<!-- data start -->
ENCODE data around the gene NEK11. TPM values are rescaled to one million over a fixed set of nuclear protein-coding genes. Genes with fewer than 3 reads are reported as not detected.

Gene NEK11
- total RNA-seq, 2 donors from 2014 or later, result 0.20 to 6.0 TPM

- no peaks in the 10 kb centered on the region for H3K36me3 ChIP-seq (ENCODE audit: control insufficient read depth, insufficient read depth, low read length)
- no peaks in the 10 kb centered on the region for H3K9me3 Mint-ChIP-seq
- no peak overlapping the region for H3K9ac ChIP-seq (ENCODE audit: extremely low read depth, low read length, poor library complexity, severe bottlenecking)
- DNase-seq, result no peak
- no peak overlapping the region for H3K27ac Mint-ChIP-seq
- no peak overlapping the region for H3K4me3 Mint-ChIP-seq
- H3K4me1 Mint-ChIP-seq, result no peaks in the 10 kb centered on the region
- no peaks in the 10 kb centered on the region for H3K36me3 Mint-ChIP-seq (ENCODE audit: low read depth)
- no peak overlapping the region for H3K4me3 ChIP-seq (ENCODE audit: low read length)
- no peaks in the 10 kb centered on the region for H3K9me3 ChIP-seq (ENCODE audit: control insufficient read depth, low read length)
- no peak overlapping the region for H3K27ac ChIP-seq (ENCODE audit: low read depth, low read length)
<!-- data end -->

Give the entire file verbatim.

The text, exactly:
ENCODE data around the gene NEK11. TPM values are rescaled to one million over a fixed set of nuclear protein-coding genes. Genes with fewer than 3 reads are reported as not detected.

Gene NEK11
- total RNA-seq, 2 donors from 2014 or later, result 0.20 to 6.0 TPM

- no peaks in the 10 kb centered on the region for H3K36me3 ChIP-seq (ENCODE audit: control insufficient read depth, insufficient read depth, low read length)
- no peaks in the 10 kb centered on the region for H3K9me3 Mint-ChIP-seq
- no peak overlapping the region for H3K9ac ChIP-seq (ENCODE audit: extremely low read depth, low read length, poor library complexity, severe bottlenecking)
- DNase-seq, result no peak
- no peak overlapping the region for H3K27ac Mint-ChIP-seq
- no peak overlapping the region for H3K4me3 Mint-ChIP-seq
- H3K4me1 Mint-ChIP-seq, result no peaks in the 10 kb centered on the region
- no peaks in the 10 kb centered on the region for H3K36me3 Mint-ChIP-seq (ENCODE audit: low read depth)
- no peak overlapping the region for H3K4me3 ChIP-seq (ENCODE audit: low read length)
- no peaks in the 10 kb centered on the region for H3K9me3 ChIP-seq (ENCODE audit: control insufficient read depth, low read length)
- no peak overlapping the region for H3K27ac ChIP-seq (ENCODE audit: low read depth, low read length)